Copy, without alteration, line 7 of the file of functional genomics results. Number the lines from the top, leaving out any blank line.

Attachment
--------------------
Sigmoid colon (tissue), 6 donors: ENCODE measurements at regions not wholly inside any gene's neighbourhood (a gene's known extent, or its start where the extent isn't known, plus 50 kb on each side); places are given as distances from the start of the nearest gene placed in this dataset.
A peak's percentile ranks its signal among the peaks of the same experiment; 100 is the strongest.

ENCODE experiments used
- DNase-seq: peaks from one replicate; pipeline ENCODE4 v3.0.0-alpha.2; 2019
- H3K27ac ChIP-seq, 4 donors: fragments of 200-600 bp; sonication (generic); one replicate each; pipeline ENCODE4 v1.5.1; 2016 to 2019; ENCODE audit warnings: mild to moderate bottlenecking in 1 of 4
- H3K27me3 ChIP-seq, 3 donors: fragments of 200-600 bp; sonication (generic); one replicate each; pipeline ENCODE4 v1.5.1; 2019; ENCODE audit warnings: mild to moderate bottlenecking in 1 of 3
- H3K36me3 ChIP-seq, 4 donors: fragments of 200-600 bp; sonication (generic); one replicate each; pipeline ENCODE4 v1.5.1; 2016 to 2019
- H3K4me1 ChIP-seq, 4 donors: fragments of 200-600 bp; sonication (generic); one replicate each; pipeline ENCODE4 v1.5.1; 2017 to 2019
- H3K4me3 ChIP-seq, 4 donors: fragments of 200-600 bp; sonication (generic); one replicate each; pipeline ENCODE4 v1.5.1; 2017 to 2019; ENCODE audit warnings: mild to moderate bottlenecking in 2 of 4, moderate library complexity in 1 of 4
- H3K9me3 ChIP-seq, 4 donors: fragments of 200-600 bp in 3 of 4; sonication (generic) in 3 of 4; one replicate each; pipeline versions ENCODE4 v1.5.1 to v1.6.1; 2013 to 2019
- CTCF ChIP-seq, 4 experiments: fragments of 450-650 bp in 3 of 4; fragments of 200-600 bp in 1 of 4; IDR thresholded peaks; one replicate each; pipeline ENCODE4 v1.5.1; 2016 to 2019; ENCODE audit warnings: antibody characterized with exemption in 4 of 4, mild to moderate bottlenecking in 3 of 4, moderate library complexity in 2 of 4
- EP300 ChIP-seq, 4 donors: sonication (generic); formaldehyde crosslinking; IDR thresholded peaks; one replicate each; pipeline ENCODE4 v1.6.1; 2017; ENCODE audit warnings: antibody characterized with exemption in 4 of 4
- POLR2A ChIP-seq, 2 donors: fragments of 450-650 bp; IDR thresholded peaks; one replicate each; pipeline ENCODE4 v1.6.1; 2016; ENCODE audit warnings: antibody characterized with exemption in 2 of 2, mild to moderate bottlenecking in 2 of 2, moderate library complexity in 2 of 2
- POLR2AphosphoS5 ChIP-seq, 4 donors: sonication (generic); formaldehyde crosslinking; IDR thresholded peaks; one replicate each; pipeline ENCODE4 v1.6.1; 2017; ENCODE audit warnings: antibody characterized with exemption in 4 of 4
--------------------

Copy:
- H3K36me3 ChIP-seq, 4 donors: fragments of 200-600 bp; sonication (generic); one replicate each; pipeline ENCODE4 v1.5.1; 2016 to 2019